- When fine-tuning a model one needs to ensure that the data used is of high quality. Subsequently, these questions deserve consideration: Does the data contain sensitive information? Can the data be removed or anonymized?
Disclosure of personal data in prompts
According to OpenAI’s terms of service, users consent to the company using the content they input (typically the “prompt”, i.e. the instruction) to improve and further develop their service. If the prompt contains personal data, it can be assumed that this information no longer is limited to the company’s internal systems. Nevertheless, an option exists to decline participation.
This type of data breach occurred when a Samsung employee shared confidential information with ChatGPT. A developer in charge of fixing an error in a software code turned to ChatGTP for assistance and shared the source code with the model. Inadvertently inputting sensitive data into a language model has been termed a “conversational AI leak”. The risk is that the information subsequently becomes available to other users or human monitors. For instance, Google has stated that the information inputted in the company’s chatbot, Bard, may be accessed by human reviewers for quality assurance purposes.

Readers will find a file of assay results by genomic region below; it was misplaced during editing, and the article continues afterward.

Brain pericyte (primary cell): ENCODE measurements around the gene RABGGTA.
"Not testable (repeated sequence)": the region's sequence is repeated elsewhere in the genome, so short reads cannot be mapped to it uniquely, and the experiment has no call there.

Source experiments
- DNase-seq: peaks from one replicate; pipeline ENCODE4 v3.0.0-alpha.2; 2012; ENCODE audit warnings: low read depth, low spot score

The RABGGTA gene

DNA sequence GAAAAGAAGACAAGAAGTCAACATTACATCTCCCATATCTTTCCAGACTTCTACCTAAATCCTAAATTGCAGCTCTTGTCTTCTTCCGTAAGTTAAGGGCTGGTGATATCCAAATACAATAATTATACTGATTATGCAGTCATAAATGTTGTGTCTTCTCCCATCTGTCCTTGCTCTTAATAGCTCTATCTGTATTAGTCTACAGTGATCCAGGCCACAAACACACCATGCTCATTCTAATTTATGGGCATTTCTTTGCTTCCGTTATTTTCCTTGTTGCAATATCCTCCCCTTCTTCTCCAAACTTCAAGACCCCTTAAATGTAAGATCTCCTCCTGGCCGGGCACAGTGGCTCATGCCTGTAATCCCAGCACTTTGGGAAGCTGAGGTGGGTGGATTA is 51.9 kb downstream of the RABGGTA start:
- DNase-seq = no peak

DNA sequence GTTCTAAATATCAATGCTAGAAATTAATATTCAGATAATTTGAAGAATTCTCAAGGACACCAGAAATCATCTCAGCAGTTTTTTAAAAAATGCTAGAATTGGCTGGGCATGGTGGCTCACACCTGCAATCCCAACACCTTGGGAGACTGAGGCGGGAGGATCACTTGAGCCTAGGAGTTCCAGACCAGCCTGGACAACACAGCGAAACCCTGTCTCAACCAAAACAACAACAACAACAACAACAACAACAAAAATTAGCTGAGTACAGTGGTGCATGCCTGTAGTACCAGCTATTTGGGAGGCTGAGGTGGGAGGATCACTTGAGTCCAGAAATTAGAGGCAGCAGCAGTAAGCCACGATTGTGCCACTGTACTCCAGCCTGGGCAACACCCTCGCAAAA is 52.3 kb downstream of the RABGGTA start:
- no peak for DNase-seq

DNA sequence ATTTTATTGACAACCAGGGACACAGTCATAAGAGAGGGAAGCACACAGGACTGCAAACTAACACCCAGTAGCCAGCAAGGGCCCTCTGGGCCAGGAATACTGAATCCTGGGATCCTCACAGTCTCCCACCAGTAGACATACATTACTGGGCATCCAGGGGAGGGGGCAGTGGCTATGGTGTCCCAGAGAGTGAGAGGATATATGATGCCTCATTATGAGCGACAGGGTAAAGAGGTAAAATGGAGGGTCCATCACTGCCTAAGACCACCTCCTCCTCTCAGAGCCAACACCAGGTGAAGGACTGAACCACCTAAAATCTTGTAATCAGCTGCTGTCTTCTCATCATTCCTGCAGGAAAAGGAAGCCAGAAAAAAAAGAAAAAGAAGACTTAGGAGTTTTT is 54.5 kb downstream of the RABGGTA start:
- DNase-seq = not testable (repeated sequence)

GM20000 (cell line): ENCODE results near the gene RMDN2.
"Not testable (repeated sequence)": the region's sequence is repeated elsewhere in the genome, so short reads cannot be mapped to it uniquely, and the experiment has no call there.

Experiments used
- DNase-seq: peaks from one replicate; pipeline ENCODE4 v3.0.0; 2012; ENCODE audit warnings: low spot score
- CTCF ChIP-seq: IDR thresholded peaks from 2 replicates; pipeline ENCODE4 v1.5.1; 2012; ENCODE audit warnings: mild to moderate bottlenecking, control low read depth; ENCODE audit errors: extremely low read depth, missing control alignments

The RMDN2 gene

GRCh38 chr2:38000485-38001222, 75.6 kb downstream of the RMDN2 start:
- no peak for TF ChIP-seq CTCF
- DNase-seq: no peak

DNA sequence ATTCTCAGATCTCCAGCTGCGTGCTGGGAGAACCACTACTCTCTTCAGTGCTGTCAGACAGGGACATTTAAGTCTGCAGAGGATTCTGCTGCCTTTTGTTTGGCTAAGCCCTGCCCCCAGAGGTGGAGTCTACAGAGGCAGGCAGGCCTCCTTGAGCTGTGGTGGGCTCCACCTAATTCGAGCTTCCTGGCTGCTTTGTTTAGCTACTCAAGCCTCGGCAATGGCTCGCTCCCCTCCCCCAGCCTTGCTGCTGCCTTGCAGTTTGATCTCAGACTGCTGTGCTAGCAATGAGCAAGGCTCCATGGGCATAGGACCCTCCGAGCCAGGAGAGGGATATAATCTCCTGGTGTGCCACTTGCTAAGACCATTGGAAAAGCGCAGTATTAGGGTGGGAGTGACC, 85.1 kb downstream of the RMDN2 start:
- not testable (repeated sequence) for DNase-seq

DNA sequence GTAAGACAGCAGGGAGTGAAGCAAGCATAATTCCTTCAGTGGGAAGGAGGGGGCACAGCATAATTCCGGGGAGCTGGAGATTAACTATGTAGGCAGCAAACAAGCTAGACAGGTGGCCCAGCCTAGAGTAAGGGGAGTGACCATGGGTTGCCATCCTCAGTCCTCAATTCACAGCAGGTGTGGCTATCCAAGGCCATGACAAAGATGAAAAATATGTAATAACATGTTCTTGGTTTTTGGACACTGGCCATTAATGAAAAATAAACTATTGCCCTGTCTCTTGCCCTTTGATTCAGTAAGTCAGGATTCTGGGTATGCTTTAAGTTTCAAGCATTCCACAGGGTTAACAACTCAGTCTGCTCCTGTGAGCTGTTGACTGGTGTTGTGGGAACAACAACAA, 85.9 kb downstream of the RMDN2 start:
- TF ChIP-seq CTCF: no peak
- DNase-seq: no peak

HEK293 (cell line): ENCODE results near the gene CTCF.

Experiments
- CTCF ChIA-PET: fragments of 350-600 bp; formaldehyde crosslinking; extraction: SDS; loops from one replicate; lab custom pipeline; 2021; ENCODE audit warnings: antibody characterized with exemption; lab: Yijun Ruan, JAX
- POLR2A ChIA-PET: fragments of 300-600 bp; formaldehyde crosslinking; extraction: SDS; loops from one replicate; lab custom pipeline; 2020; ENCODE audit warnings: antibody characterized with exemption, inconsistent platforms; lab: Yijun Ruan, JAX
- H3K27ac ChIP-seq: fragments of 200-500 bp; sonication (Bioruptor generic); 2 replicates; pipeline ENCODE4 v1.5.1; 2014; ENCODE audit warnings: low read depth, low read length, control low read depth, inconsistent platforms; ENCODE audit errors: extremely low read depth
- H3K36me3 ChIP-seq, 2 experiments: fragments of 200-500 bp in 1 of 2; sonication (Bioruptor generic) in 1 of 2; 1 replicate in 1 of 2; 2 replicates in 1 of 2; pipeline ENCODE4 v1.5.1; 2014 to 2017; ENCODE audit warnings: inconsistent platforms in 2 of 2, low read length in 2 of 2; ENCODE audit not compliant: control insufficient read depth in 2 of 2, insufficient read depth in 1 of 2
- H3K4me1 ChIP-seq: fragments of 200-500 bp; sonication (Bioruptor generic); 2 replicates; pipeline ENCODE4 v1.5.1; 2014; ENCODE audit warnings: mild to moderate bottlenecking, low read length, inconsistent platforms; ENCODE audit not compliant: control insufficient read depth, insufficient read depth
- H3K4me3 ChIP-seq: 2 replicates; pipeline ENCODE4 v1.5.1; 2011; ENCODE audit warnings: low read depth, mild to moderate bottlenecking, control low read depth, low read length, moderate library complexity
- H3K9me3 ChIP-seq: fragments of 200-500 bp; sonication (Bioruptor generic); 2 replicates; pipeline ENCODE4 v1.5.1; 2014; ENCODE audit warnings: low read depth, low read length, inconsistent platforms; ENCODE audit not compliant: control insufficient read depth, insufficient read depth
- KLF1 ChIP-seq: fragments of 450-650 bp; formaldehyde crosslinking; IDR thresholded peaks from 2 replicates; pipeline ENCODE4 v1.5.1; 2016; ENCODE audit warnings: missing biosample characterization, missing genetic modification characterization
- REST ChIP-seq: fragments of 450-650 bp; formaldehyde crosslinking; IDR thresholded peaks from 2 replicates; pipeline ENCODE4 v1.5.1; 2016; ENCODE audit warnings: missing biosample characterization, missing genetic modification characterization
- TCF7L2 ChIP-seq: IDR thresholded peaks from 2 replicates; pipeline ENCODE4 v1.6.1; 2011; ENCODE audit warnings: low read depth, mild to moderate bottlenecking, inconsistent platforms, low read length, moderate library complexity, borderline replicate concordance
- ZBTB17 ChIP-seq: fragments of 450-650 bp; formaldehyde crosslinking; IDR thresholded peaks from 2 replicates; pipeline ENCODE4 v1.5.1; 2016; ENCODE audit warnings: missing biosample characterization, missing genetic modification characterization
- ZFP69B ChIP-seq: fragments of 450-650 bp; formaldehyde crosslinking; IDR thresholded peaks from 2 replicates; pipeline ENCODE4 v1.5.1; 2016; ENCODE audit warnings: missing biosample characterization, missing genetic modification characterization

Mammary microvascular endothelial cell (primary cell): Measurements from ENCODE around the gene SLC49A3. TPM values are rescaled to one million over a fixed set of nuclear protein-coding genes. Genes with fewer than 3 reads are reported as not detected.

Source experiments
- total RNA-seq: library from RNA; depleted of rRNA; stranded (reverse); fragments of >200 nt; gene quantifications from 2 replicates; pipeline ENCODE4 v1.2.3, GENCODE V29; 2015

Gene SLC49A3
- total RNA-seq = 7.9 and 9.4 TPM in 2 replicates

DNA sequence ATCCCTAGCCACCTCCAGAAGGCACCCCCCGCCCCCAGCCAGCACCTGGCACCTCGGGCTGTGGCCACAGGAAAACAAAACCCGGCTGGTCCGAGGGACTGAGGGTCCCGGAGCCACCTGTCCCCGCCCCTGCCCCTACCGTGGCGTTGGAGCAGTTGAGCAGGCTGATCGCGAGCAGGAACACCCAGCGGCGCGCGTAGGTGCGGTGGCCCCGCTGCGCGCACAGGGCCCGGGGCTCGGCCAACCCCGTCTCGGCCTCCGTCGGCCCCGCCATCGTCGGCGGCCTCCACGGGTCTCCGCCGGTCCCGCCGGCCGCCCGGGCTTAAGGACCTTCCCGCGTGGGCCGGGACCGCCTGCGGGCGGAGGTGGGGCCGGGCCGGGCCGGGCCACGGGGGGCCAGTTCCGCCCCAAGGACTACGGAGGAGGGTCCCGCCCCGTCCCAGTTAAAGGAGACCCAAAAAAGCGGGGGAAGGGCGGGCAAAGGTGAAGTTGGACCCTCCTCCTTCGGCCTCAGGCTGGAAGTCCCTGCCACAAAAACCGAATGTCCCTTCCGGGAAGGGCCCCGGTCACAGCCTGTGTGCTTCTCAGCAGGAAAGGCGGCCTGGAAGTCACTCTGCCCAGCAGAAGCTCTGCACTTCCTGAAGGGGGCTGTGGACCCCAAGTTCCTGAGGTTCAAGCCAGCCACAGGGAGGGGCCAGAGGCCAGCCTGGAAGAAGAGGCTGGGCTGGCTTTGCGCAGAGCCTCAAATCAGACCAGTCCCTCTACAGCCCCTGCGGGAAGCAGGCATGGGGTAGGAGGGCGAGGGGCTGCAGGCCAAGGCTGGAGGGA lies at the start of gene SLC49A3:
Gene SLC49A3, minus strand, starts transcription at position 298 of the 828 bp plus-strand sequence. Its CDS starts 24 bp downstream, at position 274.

The general advice when using generative AI is to be cautious about using sensitive information in prompts, as recommended by the Norwegian Digitalization Agency in its guidelines. At the same time, tech companies are working to find solutions to these types of challenges. For example, OpenAI has launched ChatGPT Enterprise as a solution to ensure security and privacy. The company owns and controls its data when using this solution. OpenAI says they do not train their model on enterprise data or conversations, and that their models will not learn from enterprise usage. Similarly, Microsoft informs that their Copilot for Microsoft 365 does not use enterprise data or prompts to train the major language models. In Norway, the University of Oslo has adapted OpenAI’s GPT model to the universities privacy requirements. Using their GPT UiO, all data is now stored on the universities servers.
Important recommendations are: